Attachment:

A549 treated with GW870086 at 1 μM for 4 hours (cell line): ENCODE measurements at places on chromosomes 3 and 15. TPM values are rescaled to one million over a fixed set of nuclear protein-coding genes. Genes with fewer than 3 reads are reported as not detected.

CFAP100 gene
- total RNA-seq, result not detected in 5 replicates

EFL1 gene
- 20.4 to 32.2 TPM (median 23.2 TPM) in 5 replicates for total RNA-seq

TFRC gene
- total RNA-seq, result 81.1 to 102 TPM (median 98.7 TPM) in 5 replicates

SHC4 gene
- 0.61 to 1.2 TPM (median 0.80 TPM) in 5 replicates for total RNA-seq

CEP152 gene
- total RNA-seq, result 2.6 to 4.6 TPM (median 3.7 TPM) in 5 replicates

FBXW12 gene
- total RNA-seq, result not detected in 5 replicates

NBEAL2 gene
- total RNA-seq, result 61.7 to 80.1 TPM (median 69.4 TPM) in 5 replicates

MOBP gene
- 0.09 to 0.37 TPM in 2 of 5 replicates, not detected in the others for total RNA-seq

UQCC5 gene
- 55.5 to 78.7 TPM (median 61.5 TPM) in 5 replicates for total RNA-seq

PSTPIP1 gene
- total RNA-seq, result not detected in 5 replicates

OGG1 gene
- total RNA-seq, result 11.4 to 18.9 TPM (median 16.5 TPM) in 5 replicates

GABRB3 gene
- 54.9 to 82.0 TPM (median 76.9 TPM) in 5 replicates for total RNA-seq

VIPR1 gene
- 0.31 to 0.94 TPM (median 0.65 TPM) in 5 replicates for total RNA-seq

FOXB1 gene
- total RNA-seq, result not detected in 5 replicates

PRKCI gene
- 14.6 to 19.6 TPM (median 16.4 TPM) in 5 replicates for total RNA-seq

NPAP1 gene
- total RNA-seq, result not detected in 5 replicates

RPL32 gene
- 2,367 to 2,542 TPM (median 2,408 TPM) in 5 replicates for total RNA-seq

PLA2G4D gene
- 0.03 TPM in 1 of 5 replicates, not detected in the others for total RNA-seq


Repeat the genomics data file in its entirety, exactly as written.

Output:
A549 treated with GW870086 at 1 μM for 4 hours (cell line): ENCODE measurements at places on chromosomes 3 and 15. TPM values are rescaled to one million over a fixed set of nuclear protein-coding genes. Genes with fewer than 3 reads are reported as not detected.

CFAP100 gene
- total RNA-seq, result not detected in 5 replicates

EFL1 gene
- 20.4 to 32.2 TPM (median 23.2 TPM) in 5 replicates for total RNA-seq

TFRC gene
- total RNA-seq, result 81.1 to 102 TPM (median 98.7 TPM) in 5 replicates

SHC4 gene
- 0.61 to 1.2 TPM (median 0.80 TPM) in 5 replicates for total RNA-seq

CEP152 gene
- total RNA-seq, result 2.6 to 4.6 TPM (median 3.7 TPM) in 5 replicates

FBXW12 gene
- total RNA-seq, result not detected in 5 replicates

NBEAL2 gene
- total RNA-seq, result 61.7 to 80.1 TPM (median 69.4 TPM) in 5 replicates

MOBP gene
- 0.09 to 0.37 TPM in 2 of 5 replicates, not detected in the others for total RNA-seq

UQCC5 gene
- 55.5 to 78.7 TPM (median 61.5 TPM) in 5 replicates for total RNA-seq

PSTPIP1 gene
- total RNA-seq, result not detected in 5 replicates

OGG1 gene
- total RNA-seq, result 11.4 to 18.9 TPM (median 16.5 TPM) in 5 replicates

GABRB3 gene
- 54.9 to 82.0 TPM (median 76.9 TPM) in 5 replicates for total RNA-seq

VIPR1 gene
- 0.31 to 0.94 TPM (median 0.65 TPM) in 5 replicates for total RNA-seq

FOXB1 gene
- total RNA-seq, result not detected in 5 replicates

PRKCI gene
- 14.6 to 19.6 TPM (median 16.4 TPM) in 5 replicates for total RNA-seq

NPAP1 gene
- total RNA-seq, result not detected in 5 replicates

RPL32 gene
- 2,367 to 2,542 TPM (median 2,408 TPM) in 5 replicates for total RNA-seq

PLA2G4D gene
- 0.03 TPM in 1 of 5 replicates, not detected in the others for total RNA-seq